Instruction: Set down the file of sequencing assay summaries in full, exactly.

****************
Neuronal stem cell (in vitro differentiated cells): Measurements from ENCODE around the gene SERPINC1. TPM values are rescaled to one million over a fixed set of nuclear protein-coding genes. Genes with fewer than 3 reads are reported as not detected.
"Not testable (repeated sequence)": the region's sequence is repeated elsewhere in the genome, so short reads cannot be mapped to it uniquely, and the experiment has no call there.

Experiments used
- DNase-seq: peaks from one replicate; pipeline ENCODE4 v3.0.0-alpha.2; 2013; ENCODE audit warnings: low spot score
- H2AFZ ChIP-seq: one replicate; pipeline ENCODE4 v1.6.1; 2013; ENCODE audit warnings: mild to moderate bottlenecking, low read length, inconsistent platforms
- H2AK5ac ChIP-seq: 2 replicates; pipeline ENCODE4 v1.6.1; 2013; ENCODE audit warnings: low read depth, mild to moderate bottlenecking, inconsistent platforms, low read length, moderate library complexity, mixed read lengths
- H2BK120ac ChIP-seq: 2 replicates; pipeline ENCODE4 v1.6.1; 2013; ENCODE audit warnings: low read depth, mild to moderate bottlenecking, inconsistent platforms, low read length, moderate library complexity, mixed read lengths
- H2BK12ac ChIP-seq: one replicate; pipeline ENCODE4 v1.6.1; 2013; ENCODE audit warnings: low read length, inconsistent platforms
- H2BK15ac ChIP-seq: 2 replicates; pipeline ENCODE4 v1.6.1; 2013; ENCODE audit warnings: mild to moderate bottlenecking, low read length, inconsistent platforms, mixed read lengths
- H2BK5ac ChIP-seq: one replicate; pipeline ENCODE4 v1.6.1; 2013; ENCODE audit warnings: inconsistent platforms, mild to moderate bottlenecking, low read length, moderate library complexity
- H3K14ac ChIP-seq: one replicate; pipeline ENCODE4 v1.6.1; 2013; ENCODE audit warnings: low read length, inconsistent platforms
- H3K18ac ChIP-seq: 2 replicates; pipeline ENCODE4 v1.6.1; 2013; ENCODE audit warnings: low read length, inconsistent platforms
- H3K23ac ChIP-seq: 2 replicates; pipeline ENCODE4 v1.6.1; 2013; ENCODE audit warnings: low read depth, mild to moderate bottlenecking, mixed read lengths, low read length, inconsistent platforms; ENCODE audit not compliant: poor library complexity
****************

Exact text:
Neuronal stem cell (in vitro differentiated cells): Measurements from ENCODE around the gene SERPINC1. TPM values are rescaled to one million over a fixed set of nuclear protein-coding genes. Genes with fewer than 3 reads are reported as not detected.
"Not testable (repeated sequence)": the region's sequence is repeated elsewhere in the genome, so short reads cannot be mapped to it uniquely, and the experiment has no call there.

Experiments used
- DNase-seq: peaks from one replicate; pipeline ENCODE4 v3.0.0-alpha.2; 2013; ENCODE audit warnings: low spot score
- H2AFZ ChIP-seq: one replicate; pipeline ENCODE4 v1.6.1; 2013; ENCODE audit warnings: mild to moderate bottlenecking, low read length, inconsistent platforms
- H2AK5ac ChIP-seq: 2 replicates; pipeline ENCODE4 v1.6.1; 2013; ENCODE audit warnings: low read depth, mild to moderate bottlenecking, inconsistent platforms, low read length, moderate library complexity, mixed read lengths
- H2BK120ac ChIP-seq: 2 replicates; pipeline ENCODE4 v1.6.1; 2013; ENCODE audit warnings: low read depth, mild to moderate bottlenecking, inconsistent platforms, low read length, moderate library complexity, mixed read lengths
- H2BK12ac ChIP-seq: one replicate; pipeline ENCODE4 v1.6.1; 2013; ENCODE audit warnings: low read length, inconsistent platforms
- H2BK15ac ChIP-seq: 2 replicates; pipeline ENCODE4 v1.6.1; 2013; ENCODE audit warnings: mild to moderate bottlenecking, low read length, inconsistent platforms, mixed read lengths
- H2BK5ac ChIP-seq: one replicate; pipeline ENCODE4 v1.6.1; 2013; ENCODE audit warnings: inconsistent platforms, mild to moderate bottlenecking, low read length, moderate library complexity
- H3K14ac ChIP-seq: one replicate; pipeline ENCODE4 v1.6.1; 2013; ENCODE audit warnings: low read length, inconsistent platforms
- H3K18ac ChIP-seq: 2 replicates; pipeline ENCODE4 v1.6.1; 2013; ENCODE audit warnings: low read length, inconsistent platforms
- H3K23ac ChIP-seq: 2 replicates; pipeline ENCODE4 v1.6.1; 2013; ENCODE audit warnings: low read depth, mild to moderate bottlenecking, mixed read lengths, low read length, inconsistent platforms; ENCODE audit not compliant: poor library complexity